There’s so much terrific music being produced these days by scores of independent and unsigned artists and bands, and it’s a real challenge for them to break through the sheer volume of it all to get their music heard. With that in mind, it gives me pleasure to feature some of the talented ones on this blog in the hopes of giving them a bit of press, and one that I must share with my readers today is Canadian rock band Iduna. They recently released a brilliant double single “Here We Are Alone”/”But We’re Not Alone“, which blew me away the moment I heard them.
Based in Toronto, Iduna consists of Jason Craig (Guitar and Vocals), Trison Boyes (Guitar and Vocals), Tim Saulnier (Bass) and Gabriel Lavoie (Drums). Drawing influence from some of their favorite bands like The Smashing Pumpkins, Pearl Jam, Matthew Good Band, Biffy Clyro and Kings of Leon, they make exceptional alternative rock that’s exciting, hard-hitting and melodic, with thought-provoking lyrics touching on relevant issues such as morality and social justice. Having two guitarists who also share singing duties gives their sound a fuller, more varied dynamic not found with many bands.
In 2017, they released their outstanding debut EP Counterpart, then followed a year later with “Nosedive”, a scathing song of protest against the fear-mongering politicians and news media who spew their bile to keep the public divided and angry. Since then, they’ve released several more great singles, the latest of which is “Here We Are Alone”/”But We’re Not Alone”, which dropped on July 31st. The songs are especially relevant given recent events, particularly the COVID-10 pandemic and accompanying health, economic and political fallout. With the songs, Iduna in their own words seeks to offer “a thread of optimism for those feeling isolated and alone. A rallying cry reminding everyone that we’re all in this together, and a plea for a more inclusive future. Even in moments of isolation or despondency, remember that the world is full of kindhearted souls eager to connect and overcome. Together we are stronger.”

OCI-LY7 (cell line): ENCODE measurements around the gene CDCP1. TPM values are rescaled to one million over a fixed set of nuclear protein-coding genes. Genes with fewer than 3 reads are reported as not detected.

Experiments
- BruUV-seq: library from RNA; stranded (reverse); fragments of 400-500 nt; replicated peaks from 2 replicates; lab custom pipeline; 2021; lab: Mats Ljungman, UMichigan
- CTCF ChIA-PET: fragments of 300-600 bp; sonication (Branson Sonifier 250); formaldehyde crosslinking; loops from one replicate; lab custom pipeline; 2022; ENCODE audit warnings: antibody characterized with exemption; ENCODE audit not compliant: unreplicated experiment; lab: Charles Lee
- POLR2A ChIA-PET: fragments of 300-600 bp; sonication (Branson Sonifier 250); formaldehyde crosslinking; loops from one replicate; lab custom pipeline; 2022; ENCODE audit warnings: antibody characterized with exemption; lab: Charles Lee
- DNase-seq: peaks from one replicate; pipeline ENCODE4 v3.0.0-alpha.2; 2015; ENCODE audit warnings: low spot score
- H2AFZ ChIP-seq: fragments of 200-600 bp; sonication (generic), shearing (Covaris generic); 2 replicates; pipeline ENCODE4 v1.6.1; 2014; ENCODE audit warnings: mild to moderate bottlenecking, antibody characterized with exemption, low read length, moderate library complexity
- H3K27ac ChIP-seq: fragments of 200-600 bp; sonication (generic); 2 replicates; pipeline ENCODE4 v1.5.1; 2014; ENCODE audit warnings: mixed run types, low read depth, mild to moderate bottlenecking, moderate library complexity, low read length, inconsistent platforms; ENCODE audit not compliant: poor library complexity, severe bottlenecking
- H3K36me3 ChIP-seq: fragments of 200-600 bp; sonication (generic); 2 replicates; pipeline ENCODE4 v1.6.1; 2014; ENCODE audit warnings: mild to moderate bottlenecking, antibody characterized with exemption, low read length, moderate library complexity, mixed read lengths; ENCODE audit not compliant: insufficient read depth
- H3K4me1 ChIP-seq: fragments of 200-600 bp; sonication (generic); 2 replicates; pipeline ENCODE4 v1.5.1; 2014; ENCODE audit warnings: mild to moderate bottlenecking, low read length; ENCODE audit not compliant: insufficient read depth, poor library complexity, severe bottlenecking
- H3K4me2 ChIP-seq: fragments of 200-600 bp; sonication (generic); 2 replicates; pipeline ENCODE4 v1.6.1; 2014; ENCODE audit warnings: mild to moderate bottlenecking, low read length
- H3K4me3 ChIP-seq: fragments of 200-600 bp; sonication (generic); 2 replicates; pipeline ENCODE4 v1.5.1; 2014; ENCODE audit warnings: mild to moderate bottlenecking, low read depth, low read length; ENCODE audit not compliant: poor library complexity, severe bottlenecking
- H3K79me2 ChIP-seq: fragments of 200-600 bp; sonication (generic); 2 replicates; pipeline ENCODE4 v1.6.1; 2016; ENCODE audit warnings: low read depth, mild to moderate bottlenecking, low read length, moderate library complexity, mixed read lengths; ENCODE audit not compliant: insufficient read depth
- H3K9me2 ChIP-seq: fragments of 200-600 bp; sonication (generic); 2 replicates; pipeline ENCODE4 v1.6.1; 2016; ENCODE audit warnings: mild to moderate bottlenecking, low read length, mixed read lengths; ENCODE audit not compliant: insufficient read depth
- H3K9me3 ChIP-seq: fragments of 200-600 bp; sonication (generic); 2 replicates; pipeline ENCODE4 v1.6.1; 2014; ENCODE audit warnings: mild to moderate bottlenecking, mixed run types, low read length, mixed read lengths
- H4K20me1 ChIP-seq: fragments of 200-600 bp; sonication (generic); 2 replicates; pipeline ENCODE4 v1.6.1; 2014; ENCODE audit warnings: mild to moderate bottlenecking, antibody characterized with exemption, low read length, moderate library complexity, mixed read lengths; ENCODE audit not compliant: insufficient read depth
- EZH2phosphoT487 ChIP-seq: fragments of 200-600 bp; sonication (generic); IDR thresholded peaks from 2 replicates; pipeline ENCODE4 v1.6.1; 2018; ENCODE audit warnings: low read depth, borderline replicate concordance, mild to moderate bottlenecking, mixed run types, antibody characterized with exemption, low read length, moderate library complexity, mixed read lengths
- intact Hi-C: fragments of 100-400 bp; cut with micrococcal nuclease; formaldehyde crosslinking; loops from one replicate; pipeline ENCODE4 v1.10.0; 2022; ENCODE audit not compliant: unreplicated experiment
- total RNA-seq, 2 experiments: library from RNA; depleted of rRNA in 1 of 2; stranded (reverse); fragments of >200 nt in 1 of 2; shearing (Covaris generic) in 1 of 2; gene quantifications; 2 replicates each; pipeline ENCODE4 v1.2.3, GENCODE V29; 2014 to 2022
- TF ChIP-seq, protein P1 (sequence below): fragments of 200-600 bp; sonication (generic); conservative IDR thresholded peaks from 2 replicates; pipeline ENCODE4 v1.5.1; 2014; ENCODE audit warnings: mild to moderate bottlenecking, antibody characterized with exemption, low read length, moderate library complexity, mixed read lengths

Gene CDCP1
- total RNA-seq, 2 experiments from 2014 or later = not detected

“Here We Are Alone” opens with a nimble bassline solo by Saulnier, then ten seconds in the song blasts through the speakers with a fusillade of raging guitars and explosive percussion. My god, Craig and Boyes nearly shred their guitars to the breaking point, delivering wave upon wave of intricate, eardrum-shattering riffs. Saulnier and Lavoie drive the massive rhythm forward on its path of sonic destruction with their throbbing bass and smashing drumbeats. To fully appreciate this song, turn the volume all way up!
Craig sings lead vocals here, with Boyes providing strong support with his plaintive backing wails. Together, their raw, impassioned harmonies bring chills as they plead for people to try and come together with more empathy and understanding:
Here we are alone
But we’re not alone
Our link, the bond
Awake in your arms, hollowed
This I beg of you
Please, I beg you to
Give up the ways
That push away and keep us down
Here we are, here we are alone
See the ape has gone and dug a hole
This is not the world
We grew up in
They’re cutting out the youth
This I beg of you
Please, I beg you to
Ease the days, lay seeds of change
And lift us all, to lift us all!
The second track “But We’re Not Alone” is a somber, yet hopeful response to “Here We Are Alone”, an assurance that we’re in this together and, if we help one another, we will be OK. The song has a mysterious, almost ghostly vibe with instrumentals consisting of hauntingly beautiful piano keys and orchestral string synths. Craig and Boyes’ vocal harmonies are quite captivating as they intone as if singing a hymn:
Here we are
You’re not alone
I’m reaching out to you
Sorrow feeds that show
Here’s an entertaining behind the scenes video showing the band creating and building the set for their music video.